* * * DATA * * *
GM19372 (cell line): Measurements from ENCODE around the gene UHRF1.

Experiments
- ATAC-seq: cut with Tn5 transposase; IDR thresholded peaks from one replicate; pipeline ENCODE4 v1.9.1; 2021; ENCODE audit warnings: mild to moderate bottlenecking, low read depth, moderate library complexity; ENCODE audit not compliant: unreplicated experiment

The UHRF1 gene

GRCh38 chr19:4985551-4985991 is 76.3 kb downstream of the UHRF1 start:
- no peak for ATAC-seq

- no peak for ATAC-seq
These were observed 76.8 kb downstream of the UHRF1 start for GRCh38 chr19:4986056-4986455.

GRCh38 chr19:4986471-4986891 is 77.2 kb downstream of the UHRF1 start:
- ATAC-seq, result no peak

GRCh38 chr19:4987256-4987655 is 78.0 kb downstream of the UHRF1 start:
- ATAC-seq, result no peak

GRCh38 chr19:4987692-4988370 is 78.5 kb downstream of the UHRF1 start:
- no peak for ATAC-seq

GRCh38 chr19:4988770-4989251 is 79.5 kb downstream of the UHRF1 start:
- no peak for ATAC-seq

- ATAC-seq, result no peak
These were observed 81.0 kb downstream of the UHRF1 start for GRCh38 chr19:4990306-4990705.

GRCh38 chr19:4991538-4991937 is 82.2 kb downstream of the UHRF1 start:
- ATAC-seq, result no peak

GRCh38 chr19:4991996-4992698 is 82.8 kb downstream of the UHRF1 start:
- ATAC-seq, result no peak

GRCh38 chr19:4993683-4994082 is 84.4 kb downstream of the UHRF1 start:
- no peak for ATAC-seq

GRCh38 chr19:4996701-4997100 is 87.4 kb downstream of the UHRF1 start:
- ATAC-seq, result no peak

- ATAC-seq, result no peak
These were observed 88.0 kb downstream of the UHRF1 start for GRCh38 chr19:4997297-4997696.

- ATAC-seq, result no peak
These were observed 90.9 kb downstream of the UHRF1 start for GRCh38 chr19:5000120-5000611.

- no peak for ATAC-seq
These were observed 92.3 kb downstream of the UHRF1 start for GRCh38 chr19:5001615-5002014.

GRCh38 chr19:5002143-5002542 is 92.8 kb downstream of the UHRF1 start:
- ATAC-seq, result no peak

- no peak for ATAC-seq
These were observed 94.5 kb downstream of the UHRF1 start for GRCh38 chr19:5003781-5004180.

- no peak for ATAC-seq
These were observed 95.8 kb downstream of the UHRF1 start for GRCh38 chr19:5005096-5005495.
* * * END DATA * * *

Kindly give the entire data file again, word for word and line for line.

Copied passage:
GM19372 (cell line): Measurements from ENCODE around the gene UHRF1.

Experiments
- ATAC-seq: cut with Tn5 transposase; IDR thresholded peaks from one replicate; pipeline ENCODE4 v1.9.1; 2021; ENCODE audit warnings: mild to moderate bottlenecking, low read depth, moderate library complexity; ENCODE audit not compliant: unreplicated experiment

The UHRF1 gene

GRCh38 chr19:4985551-4985991 is 76.3 kb downstream of the UHRF1 start:
- no peak for ATAC-seq

- no peak for ATAC-seq
These were observed 76.8 kb downstream of the UHRF1 start for GRCh38 chr19:4986056-4986455.

GRCh38 chr19:4986471-4986891 is 77.2 kb downstream of the UHRF1 start:
- ATAC-seq, result no peak

GRCh38 chr19:4987256-4987655 is 78.0 kb downstream of the UHRF1 start:
- ATAC-seq, result no peak

GRCh38 chr19:4987692-4988370 is 78.5 kb downstream of the UHRF1 start:
- no peak for ATAC-seq

GRCh38 chr19:4988770-4989251 is 79.5 kb downstream of the UHRF1 start:
- no peak for ATAC-seq

- ATAC-seq, result no peak
These were observed 81.0 kb downstream of the UHRF1 start for GRCh38 chr19:4990306-4990705.

GRCh38 chr19:4991538-4991937 is 82.2 kb downstream of the UHRF1 start:
- ATAC-seq, result no peak

GRCh38 chr19:4991996-4992698 is 82.8 kb downstream of the UHRF1 start:
- ATAC-seq, result no peak

GRCh38 chr19:4993683-4994082 is 84.4 kb downstream of the UHRF1 start:
- no peak for ATAC-seq

GRCh38 chr19:4996701-4997100 is 87.4 kb downstream of the UHRF1 start:
- ATAC-seq, result no peak

- ATAC-seq, result no peak
These were observed 88.0 kb downstream of the UHRF1 start for GRCh38 chr19:4997297-4997696.

- ATAC-seq, result no peak
These were observed 90.9 kb downstream of the UHRF1 start for GRCh38 chr19:5000120-5000611.

- no peak for ATAC-seq
These were observed 92.3 kb downstream of the UHRF1 start for GRCh38 chr19:5001615-5002014.

GRCh38 chr19:5002143-5002542 is 92.8 kb downstream of the UHRF1 start:
- ATAC-seq, result no peak

- no peak for ATAC-seq
These were observed 94.5 kb downstream of the UHRF1 start for GRCh38 chr19:5003781-5004180.

- no peak for ATAC-seq
These were observed 95.8 kb downstream of the UHRF1 start for GRCh38 chr19:5005096-5005495.